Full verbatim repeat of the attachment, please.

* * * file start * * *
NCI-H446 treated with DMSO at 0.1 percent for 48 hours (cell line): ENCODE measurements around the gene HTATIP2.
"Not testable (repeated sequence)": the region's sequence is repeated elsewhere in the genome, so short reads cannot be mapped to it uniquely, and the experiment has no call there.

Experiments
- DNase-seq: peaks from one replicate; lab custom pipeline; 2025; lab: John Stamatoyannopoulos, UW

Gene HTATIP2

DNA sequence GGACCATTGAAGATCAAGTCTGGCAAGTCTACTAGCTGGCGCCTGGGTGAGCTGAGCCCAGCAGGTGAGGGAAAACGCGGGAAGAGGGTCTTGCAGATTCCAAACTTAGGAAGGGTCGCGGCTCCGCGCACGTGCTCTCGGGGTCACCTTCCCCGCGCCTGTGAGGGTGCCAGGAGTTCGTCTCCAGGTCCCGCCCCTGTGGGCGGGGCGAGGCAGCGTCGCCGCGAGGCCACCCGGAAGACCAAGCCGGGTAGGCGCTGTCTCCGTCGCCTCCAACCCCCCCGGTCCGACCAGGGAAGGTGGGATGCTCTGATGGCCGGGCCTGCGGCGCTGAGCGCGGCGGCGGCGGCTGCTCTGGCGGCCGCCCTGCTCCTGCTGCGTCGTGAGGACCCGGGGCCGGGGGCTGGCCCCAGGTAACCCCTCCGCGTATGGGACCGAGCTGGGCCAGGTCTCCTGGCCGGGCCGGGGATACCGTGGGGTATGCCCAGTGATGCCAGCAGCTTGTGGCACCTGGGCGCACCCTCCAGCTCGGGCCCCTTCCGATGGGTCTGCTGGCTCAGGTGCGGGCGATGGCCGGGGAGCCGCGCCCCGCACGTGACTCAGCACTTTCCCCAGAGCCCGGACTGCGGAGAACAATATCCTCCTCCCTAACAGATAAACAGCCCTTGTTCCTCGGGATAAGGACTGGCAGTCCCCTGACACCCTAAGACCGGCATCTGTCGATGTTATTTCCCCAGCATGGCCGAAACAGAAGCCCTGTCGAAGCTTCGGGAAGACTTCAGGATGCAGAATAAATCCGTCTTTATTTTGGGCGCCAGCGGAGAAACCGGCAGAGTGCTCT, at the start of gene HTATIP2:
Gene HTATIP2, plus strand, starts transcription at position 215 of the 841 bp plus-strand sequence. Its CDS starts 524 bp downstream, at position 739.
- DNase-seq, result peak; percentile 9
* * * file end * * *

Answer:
NCI-H446 treated with DMSO at 0.1 percent for 48 hours (cell line): ENCODE measurements around the gene HTATIP2.
"Not testable (repeated sequence)": the region's sequence is repeated elsewhere in the genome, so short reads cannot be mapped to it uniquely, and the experiment has no call there.

Experiments
- DNase-seq: peaks from one replicate; lab custom pipeline; 2025; lab: John Stamatoyannopoulos, UW

Gene HTATIP2

DNA sequence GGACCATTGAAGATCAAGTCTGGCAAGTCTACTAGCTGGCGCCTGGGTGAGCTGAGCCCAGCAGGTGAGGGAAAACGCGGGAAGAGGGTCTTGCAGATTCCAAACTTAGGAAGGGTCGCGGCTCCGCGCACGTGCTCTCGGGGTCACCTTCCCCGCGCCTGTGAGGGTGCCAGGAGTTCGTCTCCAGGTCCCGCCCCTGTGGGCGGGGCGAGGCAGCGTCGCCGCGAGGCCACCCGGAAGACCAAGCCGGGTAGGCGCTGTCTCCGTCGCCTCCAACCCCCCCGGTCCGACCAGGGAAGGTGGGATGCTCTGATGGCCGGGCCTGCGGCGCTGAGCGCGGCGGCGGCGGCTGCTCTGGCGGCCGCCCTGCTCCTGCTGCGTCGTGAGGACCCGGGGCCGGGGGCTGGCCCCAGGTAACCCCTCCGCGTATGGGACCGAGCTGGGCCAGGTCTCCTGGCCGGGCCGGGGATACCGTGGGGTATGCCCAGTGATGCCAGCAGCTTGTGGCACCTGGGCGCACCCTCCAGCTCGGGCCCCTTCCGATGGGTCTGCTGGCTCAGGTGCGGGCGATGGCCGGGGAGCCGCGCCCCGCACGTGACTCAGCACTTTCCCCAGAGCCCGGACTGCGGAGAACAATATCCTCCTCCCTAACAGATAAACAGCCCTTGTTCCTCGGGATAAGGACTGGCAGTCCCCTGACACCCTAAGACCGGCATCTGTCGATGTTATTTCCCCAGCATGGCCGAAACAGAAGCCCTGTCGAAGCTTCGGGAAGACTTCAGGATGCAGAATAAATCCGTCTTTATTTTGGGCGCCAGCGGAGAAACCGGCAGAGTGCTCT, at the start of gene HTATIP2:
Gene HTATIP2, plus strand, starts transcription at position 215 of the 841 bp plus-strand sequence. Its CDS starts 524 bp downstream, at position 739.
- DNase-seq, result peak; percentile 9